When considering an ascent of Kilimanjaro we frequently receive enquiries about what climbers should expect in terms of temperatures and precipitation. While this information is of course useful, it tells only a very small part of the story in terms of informing a climber how they should prepare.
The following widget advises current temperatures at Kilimanjaro's assault launch camps (though please bear in mind that the large characters denoting current temperature represent the temperature at the airport, not on the mountain!).
So while these are of interest, we wish to caution strongly against the notion that climbers be overly reassured by these figures or that they may conclude that since these temperatures look much friendlier than say, a Canadian winter, or a skiing holiday on piste, as these temperatures do not offer an effective equivalent skin extremities temperature once one has factored-in the highly significant considerations associated with the body's response to altitude. Please read the below explanation for further discussion of this.
Although Kilimanjaro has its own local weather system, the most reliable way of predicting rain on Kilimanjaro is to look at the 10 day precipitation forecast. To get an idea of how the rainfall expected over the coming week compares with usual weather patterns for the same period, scroll down to the map at the bottom of this page. White is normal, blue is wetter than normal, red is dryer than normal: http://www.wxmaps.org/pix/prec10.
The most underestimated factor that is responsible for how a climber copes with Kilimanjaro's weather, is altitude. Until one has experienced cold at altitude, and without asking a biologist to assist us with a complex description of how the body responds to oxygen-starved environments, it is difficult convincingly to communicate the magnitude of the effect of altitude on how cold one actually feels. Nonetheless, we will attempt to offer a very simplistic explanation.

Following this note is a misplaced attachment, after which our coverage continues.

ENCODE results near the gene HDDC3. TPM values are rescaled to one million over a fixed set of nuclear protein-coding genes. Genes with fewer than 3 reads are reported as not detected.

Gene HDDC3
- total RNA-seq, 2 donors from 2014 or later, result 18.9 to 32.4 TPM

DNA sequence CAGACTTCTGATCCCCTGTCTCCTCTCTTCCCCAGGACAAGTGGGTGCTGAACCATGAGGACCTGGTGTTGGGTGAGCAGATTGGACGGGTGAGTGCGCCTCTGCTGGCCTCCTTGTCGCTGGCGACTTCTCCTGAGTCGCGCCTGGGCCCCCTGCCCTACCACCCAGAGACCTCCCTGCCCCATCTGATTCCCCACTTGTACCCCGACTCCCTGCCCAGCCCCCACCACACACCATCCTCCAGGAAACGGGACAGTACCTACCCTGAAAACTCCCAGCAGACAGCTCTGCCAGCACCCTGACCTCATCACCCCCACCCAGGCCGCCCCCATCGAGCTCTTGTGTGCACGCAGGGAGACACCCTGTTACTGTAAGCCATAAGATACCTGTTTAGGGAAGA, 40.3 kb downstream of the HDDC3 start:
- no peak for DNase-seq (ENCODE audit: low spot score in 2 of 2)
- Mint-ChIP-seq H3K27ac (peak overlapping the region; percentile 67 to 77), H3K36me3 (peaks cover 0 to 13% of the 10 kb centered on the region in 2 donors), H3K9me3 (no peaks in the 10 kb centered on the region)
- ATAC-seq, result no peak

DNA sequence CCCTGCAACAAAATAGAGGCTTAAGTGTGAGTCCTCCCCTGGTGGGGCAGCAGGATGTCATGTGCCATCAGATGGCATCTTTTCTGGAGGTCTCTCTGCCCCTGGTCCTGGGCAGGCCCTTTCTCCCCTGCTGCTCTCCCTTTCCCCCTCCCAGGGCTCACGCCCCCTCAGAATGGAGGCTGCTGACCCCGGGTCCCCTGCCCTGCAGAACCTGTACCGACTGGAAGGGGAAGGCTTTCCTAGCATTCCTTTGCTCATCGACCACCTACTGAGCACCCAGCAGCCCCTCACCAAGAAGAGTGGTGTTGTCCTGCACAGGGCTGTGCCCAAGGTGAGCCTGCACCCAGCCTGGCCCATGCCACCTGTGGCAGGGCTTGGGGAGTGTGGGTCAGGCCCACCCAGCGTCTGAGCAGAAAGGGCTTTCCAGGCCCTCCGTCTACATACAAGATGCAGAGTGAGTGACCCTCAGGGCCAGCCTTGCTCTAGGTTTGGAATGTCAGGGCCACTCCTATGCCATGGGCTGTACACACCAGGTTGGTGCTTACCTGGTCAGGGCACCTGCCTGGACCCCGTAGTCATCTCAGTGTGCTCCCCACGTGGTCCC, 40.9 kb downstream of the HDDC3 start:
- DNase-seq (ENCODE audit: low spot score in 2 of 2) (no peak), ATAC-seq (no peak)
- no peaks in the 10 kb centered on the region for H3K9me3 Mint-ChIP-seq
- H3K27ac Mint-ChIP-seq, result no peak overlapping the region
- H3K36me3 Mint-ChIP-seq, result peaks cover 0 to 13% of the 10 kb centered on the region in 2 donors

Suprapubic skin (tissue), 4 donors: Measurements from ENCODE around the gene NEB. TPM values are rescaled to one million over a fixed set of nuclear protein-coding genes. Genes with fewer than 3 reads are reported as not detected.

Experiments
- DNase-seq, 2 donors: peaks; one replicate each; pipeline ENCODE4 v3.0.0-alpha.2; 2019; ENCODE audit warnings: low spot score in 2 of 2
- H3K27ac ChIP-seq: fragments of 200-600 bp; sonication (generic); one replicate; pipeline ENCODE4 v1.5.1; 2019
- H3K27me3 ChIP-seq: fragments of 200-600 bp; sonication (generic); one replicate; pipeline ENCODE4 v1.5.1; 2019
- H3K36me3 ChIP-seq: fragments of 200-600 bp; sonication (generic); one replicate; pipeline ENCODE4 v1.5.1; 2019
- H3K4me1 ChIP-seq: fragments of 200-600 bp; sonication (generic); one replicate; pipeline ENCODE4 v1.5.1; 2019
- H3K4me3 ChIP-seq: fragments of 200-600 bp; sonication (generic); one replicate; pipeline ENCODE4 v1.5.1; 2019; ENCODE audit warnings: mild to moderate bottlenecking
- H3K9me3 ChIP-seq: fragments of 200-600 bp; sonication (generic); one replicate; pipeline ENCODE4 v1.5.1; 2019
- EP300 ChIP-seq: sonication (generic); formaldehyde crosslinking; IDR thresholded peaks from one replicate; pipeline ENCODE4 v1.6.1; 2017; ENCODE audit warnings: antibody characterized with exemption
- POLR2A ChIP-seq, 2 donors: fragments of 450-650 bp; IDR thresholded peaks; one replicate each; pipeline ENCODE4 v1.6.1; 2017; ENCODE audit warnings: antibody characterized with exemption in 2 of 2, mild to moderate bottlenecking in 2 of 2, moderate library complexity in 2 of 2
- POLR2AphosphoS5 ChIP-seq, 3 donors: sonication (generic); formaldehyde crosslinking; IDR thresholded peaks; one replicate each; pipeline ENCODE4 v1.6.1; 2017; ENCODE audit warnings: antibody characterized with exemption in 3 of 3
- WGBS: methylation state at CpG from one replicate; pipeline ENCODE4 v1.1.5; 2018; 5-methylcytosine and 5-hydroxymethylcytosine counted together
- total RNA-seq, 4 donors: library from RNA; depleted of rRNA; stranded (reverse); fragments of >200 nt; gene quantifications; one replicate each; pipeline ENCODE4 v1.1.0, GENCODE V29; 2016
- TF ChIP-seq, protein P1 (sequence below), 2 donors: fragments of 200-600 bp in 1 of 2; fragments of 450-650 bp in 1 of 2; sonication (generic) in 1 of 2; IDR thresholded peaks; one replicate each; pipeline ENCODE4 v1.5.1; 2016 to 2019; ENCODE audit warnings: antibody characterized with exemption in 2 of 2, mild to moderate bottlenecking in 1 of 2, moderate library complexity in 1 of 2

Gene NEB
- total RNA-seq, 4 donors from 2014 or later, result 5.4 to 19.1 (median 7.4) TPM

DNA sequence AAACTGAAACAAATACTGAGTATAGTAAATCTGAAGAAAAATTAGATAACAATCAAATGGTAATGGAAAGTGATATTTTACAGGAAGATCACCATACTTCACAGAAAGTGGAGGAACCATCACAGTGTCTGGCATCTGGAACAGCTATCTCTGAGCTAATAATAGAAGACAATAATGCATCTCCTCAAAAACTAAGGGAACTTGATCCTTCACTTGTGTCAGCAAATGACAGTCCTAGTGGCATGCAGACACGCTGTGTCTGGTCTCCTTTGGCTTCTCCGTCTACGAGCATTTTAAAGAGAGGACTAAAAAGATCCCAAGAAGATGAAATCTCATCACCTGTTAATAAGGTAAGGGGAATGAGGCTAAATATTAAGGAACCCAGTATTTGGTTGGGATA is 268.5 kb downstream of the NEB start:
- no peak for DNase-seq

Most readers will already understand very well that at altitude the proportional composition of the air is pretty much identical to that at sea level, with oxygen making up a little under 20% of all inspired air. However, as one ascends there is effectively a smaller column of air pressing down upon the climber, between the outer reaches of the earth's atmosphere and the climber's location. As the weight of the air above the climber reduces with the increase in altitude, the force that binds air molecules together is correspondingly lessened, so the air becomes less rich, less dense. Or in common terms, we say that the air pressure becomes lower.
Depending on where one lives, we can describe normal sea level air pressure as being 1 atmosphere, or 1,000 mbar. By the time one reaches the elevation of Kilimanjaro's summit (5,895m) the air pressure will usually have dropped to around 480 - 520 mbar, or around half an atmosphere. This of course means that the density of the air being inspired on Kilimanjaro's summit is roughly half that at sea level, and therefore the number of oxygen molecules that are inspired in each breath is also around half.